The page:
Sun Tzu gave it to us; Chairman Mao gave it to us. Knaamean? It’s mad old. Wetryin’ to do something that come a long way back and fulfill what we knowwe got to do. So when you see that right there, it just mean we tryin’ toarmy up. So, if you’re trying to army up with us, that’s what it meansright there; that’s why we got it between dead prez, because we gotta havethat army right there to get what we tryin’ to get.

DJ Cloak:

That’s real right there. So what made you want to be “socially conscious”rappers?

dead prez:

We not “socially conscious” rappers. I never really wanted to be that. Wedon’t want to be called that. That sounds corny!

DJ Cloak:

So what do you want to be considered? Just revolutionaries?

dead prez:

Man, I consider myself a soldier for the people? You know what I mean? I consider myself somebody who’s gotta do whatever it takes to get what Igotta get. I’m a gangsta for what I believe in. You know what I mean? I’m willin’ to ride for whatever, however, and I’m willin’ to put that outthere so other people who feel the same way I feel, whether you be afreedom fighter, whether you call yourself an “activist,” whether you call yourselfa mother, a father, a teacher, whether you call yourself a “fool,” you gotto get free. You know what I mean? So, whatever it is, I’m not here tobe in nobody’s category. Matter fact, what that do more thananything is divide us. You know what I mean? Instead of unite us. So,basically, that’s why we rollin’ the way we rollin’. Everybody put inyour application. We ooking at resumes, we tryin’ to get with soldierswho’s on the right team. If we see “snitch” on your resume, you’re outta here. If we see “collaborator with the state” on there, you’re outta here.You knaamean? If we see “red, white, and blue” on that, you outtahere, you understand what I’m saying. That’s what we talkin’ about.


DJ Cloak:

So let’s move on to the next question. What are your views on this governmentright here. I know it’s all messed up and everything. What do you think of this puppet democracy right here.

dead prez:

Well, you know, George Bush and his whole establishment is the gangsterwith the “er”, the “gangster.” They puttin’ their gangster down all over theworld. That’s how they eat; that’s how they survive, like a parasite, likea virus, like a SARS virus, like the AIDS virus. That’s how they survive,taking over other people’s resources and wealth. Knaamean? Living off it like atapeworm in your stomach. Knaamean? That’s what this government is. That’s what “American pie” is made out of: the blood of everybody else on the planet.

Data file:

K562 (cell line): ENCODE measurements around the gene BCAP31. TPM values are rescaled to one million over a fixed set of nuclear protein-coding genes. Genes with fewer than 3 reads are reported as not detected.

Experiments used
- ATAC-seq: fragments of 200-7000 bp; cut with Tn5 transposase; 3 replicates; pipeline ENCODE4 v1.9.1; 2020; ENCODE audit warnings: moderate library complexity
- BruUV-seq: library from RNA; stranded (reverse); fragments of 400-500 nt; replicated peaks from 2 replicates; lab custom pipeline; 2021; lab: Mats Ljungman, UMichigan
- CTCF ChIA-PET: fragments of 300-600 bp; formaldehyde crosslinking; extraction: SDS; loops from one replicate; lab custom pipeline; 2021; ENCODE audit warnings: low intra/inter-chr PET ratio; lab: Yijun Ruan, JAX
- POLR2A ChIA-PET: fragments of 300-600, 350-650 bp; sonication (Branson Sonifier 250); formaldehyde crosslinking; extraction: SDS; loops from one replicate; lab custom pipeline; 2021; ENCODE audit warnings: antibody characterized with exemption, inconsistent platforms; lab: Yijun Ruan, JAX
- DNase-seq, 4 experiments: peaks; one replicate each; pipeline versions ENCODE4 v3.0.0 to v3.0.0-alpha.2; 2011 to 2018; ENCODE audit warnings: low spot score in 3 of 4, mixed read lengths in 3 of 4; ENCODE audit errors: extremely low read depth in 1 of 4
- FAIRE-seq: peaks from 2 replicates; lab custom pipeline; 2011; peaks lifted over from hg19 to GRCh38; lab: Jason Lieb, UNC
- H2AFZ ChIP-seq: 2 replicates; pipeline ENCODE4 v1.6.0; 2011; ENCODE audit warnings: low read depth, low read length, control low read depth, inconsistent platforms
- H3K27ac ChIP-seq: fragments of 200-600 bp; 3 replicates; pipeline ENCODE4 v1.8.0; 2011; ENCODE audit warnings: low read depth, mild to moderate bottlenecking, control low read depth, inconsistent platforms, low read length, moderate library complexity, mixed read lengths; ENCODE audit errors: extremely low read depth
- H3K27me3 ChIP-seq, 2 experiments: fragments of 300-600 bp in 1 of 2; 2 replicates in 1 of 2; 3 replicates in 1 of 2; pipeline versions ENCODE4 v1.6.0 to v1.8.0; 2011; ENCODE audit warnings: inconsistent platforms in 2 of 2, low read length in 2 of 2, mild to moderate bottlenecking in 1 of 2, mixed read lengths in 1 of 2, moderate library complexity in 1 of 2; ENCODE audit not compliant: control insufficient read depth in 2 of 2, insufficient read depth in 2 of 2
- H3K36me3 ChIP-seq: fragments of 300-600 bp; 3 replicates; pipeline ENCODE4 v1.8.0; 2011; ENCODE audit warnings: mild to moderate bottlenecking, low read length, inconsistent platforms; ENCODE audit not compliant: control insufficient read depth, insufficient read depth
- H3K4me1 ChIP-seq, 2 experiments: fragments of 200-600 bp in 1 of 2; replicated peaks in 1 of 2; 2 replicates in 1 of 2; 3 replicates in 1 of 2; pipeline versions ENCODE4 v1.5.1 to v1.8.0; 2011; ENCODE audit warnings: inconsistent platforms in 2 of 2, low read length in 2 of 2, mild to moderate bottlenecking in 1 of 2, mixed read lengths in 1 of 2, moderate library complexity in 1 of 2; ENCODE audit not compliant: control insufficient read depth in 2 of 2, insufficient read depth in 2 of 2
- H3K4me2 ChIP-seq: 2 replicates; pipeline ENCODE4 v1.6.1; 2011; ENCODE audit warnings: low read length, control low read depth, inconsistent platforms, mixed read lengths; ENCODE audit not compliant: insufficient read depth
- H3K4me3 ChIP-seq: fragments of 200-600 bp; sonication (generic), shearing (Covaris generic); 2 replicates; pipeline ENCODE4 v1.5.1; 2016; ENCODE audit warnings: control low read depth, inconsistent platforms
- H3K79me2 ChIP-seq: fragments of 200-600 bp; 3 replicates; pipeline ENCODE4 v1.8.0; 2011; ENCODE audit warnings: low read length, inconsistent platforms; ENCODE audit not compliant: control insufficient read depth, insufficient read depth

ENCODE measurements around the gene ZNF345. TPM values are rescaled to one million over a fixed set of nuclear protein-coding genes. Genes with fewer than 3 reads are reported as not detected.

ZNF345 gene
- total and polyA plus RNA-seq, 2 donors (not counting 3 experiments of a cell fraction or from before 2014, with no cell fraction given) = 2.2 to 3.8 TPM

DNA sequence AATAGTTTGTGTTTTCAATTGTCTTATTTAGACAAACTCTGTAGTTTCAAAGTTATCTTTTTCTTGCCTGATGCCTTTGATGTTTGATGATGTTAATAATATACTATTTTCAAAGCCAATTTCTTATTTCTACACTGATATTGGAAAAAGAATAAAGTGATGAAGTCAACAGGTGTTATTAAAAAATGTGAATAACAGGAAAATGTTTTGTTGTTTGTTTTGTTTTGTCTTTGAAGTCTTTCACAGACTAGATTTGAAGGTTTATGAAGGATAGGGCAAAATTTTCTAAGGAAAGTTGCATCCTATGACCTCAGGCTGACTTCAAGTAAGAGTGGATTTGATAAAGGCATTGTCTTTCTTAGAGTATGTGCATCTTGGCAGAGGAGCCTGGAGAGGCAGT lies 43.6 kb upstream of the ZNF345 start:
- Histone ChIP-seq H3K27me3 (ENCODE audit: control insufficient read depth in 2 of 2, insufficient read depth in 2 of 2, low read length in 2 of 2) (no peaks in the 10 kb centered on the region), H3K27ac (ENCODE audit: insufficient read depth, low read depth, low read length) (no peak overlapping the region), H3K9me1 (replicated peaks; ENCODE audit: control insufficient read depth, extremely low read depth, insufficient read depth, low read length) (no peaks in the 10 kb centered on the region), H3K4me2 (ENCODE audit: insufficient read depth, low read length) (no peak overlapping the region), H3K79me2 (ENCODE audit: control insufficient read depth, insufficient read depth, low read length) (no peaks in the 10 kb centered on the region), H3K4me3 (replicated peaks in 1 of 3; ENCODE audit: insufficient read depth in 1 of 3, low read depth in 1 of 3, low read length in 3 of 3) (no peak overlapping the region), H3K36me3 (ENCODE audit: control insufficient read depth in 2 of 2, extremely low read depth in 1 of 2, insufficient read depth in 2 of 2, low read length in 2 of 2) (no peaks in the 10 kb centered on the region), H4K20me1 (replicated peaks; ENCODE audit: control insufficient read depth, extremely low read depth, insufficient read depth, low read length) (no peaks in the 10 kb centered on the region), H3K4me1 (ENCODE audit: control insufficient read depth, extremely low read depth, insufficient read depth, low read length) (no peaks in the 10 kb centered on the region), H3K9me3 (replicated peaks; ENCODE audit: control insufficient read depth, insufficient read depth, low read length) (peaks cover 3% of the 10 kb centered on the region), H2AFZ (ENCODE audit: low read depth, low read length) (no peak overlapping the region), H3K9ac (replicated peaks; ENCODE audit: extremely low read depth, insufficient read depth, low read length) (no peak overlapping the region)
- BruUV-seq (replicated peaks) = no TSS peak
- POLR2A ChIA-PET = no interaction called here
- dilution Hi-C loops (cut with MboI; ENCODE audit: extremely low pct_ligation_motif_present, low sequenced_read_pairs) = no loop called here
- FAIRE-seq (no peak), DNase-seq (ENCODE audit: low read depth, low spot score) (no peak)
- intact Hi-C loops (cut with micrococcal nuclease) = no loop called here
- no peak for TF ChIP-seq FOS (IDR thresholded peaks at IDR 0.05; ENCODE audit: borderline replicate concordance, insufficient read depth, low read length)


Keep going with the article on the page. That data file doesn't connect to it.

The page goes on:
DJ Cloak:

What’s your thoughts on the prison industrial complex and all theorganizing going around it?

dead prez:

Well, you know what? They done built up this whole university right here in themiddle of where they ship our soldiers. They built up this school right here, this prize little this enclave, in the middle of all this. Our warriors being locked up. They built a whole economy based off of these little towns up here croppin’ up. You know what Imean? And the indigenous people sitting right up here, they swoopin’ upmore land, ooking’ prisons on it and all that. You know what I mean? I think thatbasically what we gotta do is break everybody out of prison so we canstart doin’ what we need to do on these streets. You knaamean? So if your cousin lockedup, you need to maintain contact with him. You know what I mean? Figure outta way to get him up outta there, no matter what. You know, hook orcrook. If you know about political prisoners, you got to know we all political prisoners behind this system until we get free. Right here is a prime example of mad of my Bruthas coming from Dannemora all the way up and down Attica, back down to the island. You know what I mean? So, right here this whole place is our land, our sacred people. We got gold in these hills.